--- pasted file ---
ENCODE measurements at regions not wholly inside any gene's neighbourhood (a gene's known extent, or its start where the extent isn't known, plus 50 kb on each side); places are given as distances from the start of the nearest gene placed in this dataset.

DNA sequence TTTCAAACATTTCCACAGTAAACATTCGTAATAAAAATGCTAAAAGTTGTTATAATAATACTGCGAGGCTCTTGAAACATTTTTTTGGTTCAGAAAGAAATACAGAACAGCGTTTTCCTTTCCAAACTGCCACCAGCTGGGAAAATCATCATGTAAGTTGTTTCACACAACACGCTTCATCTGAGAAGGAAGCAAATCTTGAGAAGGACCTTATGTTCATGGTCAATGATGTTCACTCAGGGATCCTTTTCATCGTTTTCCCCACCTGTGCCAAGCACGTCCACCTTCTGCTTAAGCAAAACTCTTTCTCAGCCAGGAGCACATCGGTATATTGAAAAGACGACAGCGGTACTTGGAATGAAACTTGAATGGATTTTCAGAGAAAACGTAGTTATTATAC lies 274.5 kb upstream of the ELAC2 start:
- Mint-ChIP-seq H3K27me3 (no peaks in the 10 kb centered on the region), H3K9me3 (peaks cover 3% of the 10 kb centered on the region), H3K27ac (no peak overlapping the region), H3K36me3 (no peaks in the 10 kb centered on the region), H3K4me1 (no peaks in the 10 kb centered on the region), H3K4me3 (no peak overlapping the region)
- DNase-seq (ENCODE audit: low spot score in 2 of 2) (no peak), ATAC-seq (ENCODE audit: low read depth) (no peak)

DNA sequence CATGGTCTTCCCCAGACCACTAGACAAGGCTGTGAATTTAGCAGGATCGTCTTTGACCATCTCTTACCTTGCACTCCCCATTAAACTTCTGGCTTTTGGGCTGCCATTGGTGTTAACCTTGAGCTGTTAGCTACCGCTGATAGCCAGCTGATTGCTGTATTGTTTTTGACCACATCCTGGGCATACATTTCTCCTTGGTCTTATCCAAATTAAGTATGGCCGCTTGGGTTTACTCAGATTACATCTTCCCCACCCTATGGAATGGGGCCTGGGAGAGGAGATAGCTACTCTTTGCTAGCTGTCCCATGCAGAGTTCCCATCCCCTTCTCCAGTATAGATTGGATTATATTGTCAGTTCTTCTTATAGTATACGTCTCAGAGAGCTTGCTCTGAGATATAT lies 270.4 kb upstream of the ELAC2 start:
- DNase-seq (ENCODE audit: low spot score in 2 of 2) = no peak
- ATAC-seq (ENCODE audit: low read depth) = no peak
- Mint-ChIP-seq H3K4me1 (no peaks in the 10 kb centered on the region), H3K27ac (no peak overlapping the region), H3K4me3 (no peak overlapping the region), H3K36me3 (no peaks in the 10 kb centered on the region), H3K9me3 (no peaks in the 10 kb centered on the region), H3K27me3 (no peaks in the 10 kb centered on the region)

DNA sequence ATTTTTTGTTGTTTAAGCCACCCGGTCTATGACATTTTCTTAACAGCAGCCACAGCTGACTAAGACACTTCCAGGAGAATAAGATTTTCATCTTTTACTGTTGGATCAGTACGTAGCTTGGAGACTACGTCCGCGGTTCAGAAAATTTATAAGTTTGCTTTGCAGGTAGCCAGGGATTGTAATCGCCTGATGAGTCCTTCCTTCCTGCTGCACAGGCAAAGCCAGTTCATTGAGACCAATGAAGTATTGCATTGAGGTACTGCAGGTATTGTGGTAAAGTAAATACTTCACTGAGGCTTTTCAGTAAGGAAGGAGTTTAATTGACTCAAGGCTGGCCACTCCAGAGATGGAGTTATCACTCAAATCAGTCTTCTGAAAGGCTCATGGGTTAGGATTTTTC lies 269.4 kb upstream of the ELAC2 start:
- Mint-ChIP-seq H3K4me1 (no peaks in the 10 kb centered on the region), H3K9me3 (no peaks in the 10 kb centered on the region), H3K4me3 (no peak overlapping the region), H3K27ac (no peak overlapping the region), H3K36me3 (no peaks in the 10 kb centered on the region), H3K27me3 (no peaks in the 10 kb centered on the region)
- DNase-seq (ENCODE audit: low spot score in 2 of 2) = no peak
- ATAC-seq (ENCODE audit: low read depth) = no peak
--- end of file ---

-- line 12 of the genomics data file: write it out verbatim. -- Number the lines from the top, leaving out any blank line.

- ATAC-seq (ENCODE audit: low read depth) = no peak